FairPoint Communications and the unions representing striking workers in Maine, New Hampshire and Vermont resumed negotiations Sunday in Washington, D.C., apparently under strict federal guidelines that they not make public statements after the talks began.

Neither side would comment Sunday night on what if any progress was made during the session.

FairPoint spokeswoman Angelynne Amores Beaudry would not even say how long the negotiations, led by the Federal Mediation and Conciliation Service, lasted on Sunday.

“At this time, we are declining to comment. We choose to respect the FMCS process. In fact, our only comment is: it would be inappropriate to comment on the meeting,” she replied in an email Sunday night.

Telephone messages and emails left with union officials were not returned, and there were no messages or negotiation updates posted on the unions’ Facebook page “Fairness at FairPoint.”

“Our bargaining team will sit down with the company and federal mediators today, Jan. 4, at 1 p.m.,” was the only Facebook statement made by union leaders Sunday.


A press release issued Friday by the International Brotherhood of Electrical Workers and the Communication Workers of America said “the federal mediation process requires that negotiators on both sides will not be allowed to disclose any information about the negotiations once they begin on Jan. 4.”

Sunday’s meeting was called by Allison Beck, acting director of the Federal Mediation and Conciliation Service, an independent U.S. government agency that mediates labor disputes.

“As is agency practice, the FMCS is not releasing additional information regarding meeting dates and locations. In addition, the FMCS will have no further comment at this time regarding the status or substance of the negotiations,” Beck said in a press release posted on the agency’s website.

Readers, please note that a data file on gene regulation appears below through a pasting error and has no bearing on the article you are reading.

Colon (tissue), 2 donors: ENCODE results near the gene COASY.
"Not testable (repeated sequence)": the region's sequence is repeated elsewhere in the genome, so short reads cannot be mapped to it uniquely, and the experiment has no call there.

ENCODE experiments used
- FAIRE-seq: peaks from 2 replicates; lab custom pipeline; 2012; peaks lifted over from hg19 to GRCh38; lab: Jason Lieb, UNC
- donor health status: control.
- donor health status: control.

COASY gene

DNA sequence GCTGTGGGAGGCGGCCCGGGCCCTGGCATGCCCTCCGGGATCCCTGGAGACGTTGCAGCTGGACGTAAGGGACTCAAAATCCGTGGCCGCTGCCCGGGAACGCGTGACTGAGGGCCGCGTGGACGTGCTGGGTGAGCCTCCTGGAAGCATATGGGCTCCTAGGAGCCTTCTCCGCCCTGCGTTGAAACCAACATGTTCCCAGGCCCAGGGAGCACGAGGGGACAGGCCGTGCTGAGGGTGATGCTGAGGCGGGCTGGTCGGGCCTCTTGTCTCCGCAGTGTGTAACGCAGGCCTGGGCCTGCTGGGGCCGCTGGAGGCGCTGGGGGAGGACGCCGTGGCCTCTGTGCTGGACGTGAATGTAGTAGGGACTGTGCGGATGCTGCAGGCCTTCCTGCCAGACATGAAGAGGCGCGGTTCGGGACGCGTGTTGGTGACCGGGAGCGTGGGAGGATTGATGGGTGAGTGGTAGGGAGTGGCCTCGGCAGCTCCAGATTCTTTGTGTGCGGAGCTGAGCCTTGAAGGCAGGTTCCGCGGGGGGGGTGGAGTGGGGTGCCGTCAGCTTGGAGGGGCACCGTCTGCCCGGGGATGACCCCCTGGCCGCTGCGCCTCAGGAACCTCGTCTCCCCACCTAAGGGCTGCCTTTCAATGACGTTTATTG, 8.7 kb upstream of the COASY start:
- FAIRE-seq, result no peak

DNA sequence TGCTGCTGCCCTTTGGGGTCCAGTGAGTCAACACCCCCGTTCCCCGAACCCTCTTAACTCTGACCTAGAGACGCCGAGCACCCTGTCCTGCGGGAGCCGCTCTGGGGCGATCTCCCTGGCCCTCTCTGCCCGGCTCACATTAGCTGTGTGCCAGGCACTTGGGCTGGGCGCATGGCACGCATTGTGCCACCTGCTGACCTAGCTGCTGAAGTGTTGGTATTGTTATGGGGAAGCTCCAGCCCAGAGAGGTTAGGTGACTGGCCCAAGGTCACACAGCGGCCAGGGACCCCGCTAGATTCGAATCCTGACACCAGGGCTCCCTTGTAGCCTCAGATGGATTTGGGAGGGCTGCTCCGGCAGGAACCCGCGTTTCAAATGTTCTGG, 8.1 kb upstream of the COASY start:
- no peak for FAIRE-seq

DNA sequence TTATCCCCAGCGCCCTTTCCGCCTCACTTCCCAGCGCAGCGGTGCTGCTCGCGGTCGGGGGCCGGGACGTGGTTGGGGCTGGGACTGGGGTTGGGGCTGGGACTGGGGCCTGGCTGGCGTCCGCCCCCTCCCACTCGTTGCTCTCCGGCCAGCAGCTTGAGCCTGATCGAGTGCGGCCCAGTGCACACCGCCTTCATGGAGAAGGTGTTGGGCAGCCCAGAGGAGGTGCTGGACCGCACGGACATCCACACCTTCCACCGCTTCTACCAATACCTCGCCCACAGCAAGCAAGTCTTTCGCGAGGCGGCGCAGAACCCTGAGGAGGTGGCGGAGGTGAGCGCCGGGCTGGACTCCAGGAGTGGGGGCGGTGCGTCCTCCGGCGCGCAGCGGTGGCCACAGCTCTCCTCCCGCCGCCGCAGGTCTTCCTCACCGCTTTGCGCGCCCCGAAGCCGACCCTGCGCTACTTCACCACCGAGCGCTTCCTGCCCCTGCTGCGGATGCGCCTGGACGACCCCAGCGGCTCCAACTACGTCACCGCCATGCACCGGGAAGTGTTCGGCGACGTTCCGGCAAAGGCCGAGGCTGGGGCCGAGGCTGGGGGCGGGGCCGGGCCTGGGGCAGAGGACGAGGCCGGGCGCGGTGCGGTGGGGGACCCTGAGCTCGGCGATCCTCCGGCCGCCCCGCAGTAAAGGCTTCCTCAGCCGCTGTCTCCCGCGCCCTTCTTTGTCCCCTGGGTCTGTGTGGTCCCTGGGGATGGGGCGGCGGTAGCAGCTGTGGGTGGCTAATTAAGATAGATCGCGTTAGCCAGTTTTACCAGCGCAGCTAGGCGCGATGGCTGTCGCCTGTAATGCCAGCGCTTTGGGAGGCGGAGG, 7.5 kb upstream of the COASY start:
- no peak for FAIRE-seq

Jenn Nappi, assistant business manager for IBEW 2327 in Augusta, said Sunday morning – about two hours before negotiations began – that the mediator has scheduled another meeting for Monday morning between FairPoint and the unions. Nappi said it was unclear how long Sunday’s meeting might last, and that the two sides might talk logistics for upcoming meetings rather than delve into issues.

The two unions represent 1,800 striking FairPoint workers in northern New England, about 800 of them in Maine. The company and workers started negotiations on new contracts in April. The two sides are fighting over cuts to employee benefits. FairPoint is looking for $700 million in concessions through cuts in health benefits and the freezing of pensions. The unions say they are willing to take $200 million in benefit cuts.

Sunday’s negotiating session was the second since workers went on strike Oct. 17. A meeting called by a federal mediator on Nov. 18 in Boston lasted only about an hour. This time, officials say, the mediator is expected to play a more formal role in the discussions, The Associated Press reported.

The meeting in Washington followed the dismissal Dec. 29 by the National Labor Relations Board of a charge by the unions that FairPoint acted illegally when it declared an impasse and imposed a new contract in August. The unions say they will appeal the ruling.

Monday will mark the 81st day of the strike.

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